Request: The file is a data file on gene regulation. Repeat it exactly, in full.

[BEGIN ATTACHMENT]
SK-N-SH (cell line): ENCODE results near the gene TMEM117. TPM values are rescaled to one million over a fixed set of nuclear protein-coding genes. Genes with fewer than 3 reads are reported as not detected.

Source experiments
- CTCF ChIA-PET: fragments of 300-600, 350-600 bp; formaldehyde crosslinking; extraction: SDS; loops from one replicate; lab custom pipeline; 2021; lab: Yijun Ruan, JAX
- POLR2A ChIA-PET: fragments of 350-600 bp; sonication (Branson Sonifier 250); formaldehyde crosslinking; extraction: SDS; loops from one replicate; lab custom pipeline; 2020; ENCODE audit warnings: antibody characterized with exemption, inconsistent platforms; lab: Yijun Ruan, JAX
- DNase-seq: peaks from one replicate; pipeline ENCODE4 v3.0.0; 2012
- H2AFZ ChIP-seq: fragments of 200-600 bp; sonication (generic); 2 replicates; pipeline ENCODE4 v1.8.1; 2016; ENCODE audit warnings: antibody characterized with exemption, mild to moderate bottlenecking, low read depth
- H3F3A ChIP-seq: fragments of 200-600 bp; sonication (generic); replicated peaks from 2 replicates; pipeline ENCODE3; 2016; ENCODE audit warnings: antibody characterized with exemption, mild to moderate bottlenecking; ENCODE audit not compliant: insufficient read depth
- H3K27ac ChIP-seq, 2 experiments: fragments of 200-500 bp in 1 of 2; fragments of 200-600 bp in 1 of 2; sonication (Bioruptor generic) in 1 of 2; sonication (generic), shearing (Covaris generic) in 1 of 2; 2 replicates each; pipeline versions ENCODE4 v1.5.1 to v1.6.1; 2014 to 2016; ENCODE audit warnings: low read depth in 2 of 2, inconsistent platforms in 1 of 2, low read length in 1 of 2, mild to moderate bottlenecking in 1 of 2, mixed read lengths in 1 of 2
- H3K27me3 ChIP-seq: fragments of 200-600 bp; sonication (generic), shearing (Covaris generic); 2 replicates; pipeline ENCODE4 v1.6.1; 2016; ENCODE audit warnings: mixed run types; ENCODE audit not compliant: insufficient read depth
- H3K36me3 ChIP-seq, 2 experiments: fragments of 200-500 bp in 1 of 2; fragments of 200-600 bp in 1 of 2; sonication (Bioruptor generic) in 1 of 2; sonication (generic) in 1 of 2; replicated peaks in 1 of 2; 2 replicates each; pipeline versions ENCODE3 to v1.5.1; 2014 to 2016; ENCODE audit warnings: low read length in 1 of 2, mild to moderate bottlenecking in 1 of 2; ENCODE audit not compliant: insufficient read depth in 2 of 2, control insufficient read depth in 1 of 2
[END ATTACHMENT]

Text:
SK-N-SH (cell line): ENCODE results near the gene TMEM117. TPM values are rescaled to one million over a fixed set of nuclear protein-coding genes. Genes with fewer than 3 reads are reported as not detected.

Source experiments
- CTCF ChIA-PET: fragments of 300-600, 350-600 bp; formaldehyde crosslinking; extraction: SDS; loops from one replicate; lab custom pipeline; 2021; lab: Yijun Ruan, JAX
- POLR2A ChIA-PET: fragments of 350-600 bp; sonication (Branson Sonifier 250); formaldehyde crosslinking; extraction: SDS; loops from one replicate; lab custom pipeline; 2020; ENCODE audit warnings: antibody characterized with exemption, inconsistent platforms; lab: Yijun Ruan, JAX
- DNase-seq: peaks from one replicate; pipeline ENCODE4 v3.0.0; 2012
- H2AFZ ChIP-seq: fragments of 200-600 bp; sonication (generic); 2 replicates; pipeline ENCODE4 v1.8.1; 2016; ENCODE audit warnings: antibody characterized with exemption, mild to moderate bottlenecking, low read depth
- H3F3A ChIP-seq: fragments of 200-600 bp; sonication (generic); replicated peaks from 2 replicates; pipeline ENCODE3; 2016; ENCODE audit warnings: antibody characterized with exemption, mild to moderate bottlenecking; ENCODE audit not compliant: insufficient read depth
- H3K27ac ChIP-seq, 2 experiments: fragments of 200-500 bp in 1 of 2; fragments of 200-600 bp in 1 of 2; sonication (Bioruptor generic) in 1 of 2; sonication (generic), shearing (Covaris generic) in 1 of 2; 2 replicates each; pipeline versions ENCODE4 v1.5.1 to v1.6.1; 2014 to 2016; ENCODE audit warnings: low read depth in 2 of 2, inconsistent platforms in 1 of 2, low read length in 1 of 2, mild to moderate bottlenecking in 1 of 2, mixed read lengths in 1 of 2
- H3K27me3 ChIP-seq: fragments of 200-600 bp; sonication (generic), shearing (Covaris generic); 2 replicates; pipeline ENCODE4 v1.6.1; 2016; ENCODE audit warnings: mixed run types; ENCODE audit not compliant: insufficient read depth
- H3K36me3 ChIP-seq, 2 experiments: fragments of 200-500 bp in 1 of 2; fragments of 200-600 bp in 1 of 2; sonication (Bioruptor generic) in 1 of 2; sonication (generic) in 1 of 2; replicated peaks in 1 of 2; 2 replicates each; pipeline versions ENCODE3 to v1.5.1; 2014 to 2016; ENCODE audit warnings: low read length in 1 of 2, mild to moderate bottlenecking in 1 of 2; ENCODE audit not compliant: insufficient read depth in 2 of 2, control insufficient read depth in 1 of 2